Affiliated to research
Undergraduate studies in Frankfurt, Uppsala and Stockholm. Doctorate in cell biology from Stockholm University. Postdoctoral studies in biochemistry at New York University Medical Center. Group leader at KI since 2008 (2008 Team leader, Structural Genomics Consortium, MBB; 2011, independent group leader, MBB; 2018 BioNut). Associate Professor (docent) in structural biology 2013. Chairman for Vetenskapsrådet review panel NT-9, 2017, 2018.
Posttranslational modifications (PTMs) orchestrate many vital events in cells, including the remodeling of chromatin in gene activation and inactivation, the transcription of active genes, the repair of damaged DNA, and the interaction of proteins in cellular signaling networks. Many enzymes are involved in putting these PTM marks in the right place at the right time, and in removing them in the proper context. Specific binder domains are involved in their recognition. Because of the consequences of their actions and because they can often be inhibited by small compounds, these proteins are often targets for drug development. With small compounds that act on these proteins we can, for instance, kill cancer cells, or influence signaling processes to reach a therapeutic outcome. This requires that we understand the actions of both the target proteins and the inhibitor substances to great detail in order for the therapeutic agents to be effective and safe.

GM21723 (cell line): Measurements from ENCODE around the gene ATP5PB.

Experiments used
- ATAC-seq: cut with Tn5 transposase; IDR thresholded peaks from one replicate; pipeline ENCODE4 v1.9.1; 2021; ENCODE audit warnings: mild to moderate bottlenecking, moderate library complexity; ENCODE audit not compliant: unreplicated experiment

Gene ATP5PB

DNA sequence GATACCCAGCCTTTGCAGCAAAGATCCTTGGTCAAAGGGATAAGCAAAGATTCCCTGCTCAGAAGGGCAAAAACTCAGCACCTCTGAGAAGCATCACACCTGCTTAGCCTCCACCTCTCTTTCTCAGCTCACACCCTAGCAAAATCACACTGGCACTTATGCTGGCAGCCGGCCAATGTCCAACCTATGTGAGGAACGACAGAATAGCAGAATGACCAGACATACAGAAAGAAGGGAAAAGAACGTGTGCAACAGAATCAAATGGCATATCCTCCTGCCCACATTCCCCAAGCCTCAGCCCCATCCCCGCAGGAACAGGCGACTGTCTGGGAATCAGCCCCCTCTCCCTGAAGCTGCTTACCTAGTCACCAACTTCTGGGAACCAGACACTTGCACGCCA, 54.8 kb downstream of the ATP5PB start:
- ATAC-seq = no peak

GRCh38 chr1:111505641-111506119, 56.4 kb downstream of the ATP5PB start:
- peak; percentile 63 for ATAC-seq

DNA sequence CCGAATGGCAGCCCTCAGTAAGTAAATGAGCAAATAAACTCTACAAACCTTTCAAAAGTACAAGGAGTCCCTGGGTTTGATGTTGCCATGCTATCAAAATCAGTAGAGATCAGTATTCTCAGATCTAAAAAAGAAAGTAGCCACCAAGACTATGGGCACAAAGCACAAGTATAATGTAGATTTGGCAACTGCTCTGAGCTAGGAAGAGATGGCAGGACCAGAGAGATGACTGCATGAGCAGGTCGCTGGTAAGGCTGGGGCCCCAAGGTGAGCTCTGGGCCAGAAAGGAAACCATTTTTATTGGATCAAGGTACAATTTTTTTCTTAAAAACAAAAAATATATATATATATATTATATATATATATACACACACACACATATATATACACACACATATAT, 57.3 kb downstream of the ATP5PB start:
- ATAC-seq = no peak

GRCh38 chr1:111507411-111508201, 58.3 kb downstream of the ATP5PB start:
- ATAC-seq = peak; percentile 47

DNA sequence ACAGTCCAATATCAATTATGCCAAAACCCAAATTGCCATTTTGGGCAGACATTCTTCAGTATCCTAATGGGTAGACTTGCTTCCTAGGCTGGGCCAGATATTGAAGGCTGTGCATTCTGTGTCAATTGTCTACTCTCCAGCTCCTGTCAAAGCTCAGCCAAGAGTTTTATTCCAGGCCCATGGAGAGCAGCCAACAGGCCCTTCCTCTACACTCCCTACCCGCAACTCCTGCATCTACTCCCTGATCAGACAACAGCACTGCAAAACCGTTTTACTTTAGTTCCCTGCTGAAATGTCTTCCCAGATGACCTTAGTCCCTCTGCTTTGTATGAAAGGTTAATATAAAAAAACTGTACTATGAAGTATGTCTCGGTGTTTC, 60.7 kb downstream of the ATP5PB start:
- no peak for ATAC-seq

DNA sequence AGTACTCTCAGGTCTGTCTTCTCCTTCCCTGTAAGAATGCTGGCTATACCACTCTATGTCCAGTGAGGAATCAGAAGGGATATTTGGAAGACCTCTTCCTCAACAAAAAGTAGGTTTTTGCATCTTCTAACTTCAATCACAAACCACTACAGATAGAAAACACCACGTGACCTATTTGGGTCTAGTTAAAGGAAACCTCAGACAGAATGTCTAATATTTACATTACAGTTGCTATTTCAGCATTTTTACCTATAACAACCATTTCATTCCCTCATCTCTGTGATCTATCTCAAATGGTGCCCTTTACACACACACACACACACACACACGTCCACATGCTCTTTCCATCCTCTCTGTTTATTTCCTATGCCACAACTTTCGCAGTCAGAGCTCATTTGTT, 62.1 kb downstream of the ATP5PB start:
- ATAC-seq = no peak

We are interested to understand to atomic detail how the PTM ADP-ribosylation functions. For that, we study the 3-dimensional structures of PARP and related enzymes with ADP-ribosyltransferase activity, and determine their enzymatic properties. We also collaborate with chemists to develop more portent and more selective PARP inhibitors. We study the binder domains that recognize ADP-ribosylation marks in the cell. Finally, we study bacterial toxins that catalyze the same reaction, with the aim to devise novel anti-infectives.